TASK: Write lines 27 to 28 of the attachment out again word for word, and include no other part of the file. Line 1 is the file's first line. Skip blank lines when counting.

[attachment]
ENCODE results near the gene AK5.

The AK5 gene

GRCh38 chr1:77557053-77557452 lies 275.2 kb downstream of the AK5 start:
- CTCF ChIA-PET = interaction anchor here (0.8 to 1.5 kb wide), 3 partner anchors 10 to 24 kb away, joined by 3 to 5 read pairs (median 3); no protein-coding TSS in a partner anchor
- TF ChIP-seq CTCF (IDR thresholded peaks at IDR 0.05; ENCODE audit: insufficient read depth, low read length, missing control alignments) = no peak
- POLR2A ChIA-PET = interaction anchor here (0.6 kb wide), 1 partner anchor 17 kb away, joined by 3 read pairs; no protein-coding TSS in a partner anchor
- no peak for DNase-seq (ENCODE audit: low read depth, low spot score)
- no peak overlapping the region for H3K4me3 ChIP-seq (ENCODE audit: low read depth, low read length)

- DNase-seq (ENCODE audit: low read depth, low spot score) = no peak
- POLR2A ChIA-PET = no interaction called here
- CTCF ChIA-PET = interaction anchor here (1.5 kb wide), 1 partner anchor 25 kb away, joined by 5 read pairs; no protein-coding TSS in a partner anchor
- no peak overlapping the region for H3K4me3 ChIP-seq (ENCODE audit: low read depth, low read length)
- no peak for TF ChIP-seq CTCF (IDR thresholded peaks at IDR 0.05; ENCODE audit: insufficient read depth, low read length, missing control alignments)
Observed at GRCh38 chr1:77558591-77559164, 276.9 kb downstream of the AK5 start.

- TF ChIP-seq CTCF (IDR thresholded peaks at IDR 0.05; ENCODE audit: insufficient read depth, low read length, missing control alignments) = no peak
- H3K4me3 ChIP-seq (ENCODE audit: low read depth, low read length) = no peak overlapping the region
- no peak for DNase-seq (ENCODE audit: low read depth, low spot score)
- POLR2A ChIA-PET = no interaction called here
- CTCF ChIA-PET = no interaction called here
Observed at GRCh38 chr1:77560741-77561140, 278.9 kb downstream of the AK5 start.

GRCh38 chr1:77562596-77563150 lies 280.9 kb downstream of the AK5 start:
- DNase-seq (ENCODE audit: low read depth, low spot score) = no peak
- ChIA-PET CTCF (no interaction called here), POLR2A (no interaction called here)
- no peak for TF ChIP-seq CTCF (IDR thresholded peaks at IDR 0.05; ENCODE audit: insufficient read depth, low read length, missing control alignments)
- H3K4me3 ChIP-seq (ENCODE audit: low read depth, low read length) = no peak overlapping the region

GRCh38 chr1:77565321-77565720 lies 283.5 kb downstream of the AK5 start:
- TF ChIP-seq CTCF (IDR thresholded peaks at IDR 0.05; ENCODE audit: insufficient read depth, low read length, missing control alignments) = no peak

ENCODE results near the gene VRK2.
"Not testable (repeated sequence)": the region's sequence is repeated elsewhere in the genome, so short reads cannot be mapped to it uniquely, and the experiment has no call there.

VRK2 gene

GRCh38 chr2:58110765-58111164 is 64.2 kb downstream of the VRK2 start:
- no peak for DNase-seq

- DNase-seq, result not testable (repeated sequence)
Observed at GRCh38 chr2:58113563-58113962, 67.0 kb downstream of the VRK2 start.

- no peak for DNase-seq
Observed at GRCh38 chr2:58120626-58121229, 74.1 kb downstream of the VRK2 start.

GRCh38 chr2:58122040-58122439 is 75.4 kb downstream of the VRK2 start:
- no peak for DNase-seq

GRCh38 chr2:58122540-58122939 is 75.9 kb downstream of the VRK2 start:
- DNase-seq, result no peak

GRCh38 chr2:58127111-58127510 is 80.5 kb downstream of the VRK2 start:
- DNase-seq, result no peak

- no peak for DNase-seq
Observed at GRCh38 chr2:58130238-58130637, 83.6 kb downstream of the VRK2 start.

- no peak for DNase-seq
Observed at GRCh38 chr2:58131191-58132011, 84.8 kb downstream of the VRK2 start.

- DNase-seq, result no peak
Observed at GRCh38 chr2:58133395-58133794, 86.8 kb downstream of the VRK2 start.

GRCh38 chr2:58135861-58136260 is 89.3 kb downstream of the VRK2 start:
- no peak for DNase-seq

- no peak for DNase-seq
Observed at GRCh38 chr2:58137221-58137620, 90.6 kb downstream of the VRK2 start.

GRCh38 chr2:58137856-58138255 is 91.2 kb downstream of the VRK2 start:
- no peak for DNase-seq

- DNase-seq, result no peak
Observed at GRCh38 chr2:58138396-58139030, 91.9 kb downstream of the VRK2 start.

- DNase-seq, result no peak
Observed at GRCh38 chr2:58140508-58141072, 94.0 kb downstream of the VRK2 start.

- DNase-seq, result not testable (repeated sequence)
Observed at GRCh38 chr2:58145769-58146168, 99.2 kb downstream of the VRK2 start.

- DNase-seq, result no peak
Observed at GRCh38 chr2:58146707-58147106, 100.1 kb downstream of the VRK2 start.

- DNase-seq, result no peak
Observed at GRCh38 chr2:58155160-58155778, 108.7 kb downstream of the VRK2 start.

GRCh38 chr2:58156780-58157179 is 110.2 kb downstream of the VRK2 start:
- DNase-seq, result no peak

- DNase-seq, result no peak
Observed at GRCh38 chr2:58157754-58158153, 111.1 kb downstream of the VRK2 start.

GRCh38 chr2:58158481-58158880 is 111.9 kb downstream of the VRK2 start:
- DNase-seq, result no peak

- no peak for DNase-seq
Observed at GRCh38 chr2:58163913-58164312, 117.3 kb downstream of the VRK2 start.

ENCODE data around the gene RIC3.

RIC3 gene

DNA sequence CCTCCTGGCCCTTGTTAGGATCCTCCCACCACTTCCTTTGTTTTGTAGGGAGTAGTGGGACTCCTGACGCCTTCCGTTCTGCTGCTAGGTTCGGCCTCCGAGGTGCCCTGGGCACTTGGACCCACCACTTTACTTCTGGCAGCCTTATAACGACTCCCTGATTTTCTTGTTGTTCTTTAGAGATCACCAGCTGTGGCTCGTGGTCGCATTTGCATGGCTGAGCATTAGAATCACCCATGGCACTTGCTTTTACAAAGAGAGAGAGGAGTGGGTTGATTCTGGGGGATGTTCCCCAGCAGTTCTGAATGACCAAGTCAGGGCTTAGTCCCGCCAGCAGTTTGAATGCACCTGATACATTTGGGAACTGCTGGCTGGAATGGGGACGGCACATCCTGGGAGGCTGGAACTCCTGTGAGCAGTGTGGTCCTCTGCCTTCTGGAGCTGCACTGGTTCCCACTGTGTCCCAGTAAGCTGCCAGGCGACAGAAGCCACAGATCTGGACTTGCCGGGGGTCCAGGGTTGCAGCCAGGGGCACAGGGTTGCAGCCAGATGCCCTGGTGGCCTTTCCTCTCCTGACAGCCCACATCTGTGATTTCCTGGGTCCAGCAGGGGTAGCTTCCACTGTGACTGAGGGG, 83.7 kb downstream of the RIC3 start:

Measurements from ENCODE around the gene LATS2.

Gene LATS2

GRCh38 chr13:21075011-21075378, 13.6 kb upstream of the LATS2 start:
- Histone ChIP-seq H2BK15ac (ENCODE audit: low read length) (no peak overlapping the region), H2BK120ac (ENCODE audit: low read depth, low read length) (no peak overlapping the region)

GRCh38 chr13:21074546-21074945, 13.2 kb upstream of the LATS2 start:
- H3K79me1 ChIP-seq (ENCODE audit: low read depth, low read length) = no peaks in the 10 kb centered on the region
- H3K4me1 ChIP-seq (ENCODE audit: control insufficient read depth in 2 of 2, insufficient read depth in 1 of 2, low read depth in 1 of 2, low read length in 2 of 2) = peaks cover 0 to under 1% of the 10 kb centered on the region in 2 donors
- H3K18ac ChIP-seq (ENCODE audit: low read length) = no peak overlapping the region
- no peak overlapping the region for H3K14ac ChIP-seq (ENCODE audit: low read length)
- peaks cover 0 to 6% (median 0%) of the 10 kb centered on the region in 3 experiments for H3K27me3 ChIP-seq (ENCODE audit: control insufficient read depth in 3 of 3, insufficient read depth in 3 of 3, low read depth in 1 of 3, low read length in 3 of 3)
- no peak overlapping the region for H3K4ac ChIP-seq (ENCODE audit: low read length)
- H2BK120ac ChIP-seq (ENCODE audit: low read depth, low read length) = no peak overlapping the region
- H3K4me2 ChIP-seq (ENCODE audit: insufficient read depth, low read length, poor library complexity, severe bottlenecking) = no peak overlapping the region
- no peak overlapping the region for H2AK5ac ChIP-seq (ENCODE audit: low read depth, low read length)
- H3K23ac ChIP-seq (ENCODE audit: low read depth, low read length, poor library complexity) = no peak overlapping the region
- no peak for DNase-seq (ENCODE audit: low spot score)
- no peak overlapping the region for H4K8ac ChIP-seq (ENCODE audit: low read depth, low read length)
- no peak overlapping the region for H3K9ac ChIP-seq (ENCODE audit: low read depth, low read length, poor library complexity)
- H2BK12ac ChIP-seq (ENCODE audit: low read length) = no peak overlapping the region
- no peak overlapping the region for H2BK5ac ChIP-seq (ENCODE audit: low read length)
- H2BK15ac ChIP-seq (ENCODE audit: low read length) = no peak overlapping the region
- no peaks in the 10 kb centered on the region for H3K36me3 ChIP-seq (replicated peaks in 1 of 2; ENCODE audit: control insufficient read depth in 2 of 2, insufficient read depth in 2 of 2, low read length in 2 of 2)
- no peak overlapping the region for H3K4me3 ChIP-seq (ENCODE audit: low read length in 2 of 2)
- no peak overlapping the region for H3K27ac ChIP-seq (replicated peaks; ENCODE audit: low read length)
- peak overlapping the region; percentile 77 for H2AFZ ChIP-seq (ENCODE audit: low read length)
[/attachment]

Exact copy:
- TF ChIP-seq CTCF (IDR thresholded peaks at IDR 0.05; ENCODE audit: insufficient read depth, low read length, missing control alignments) = no peak

ENCODE results near the gene VRK2.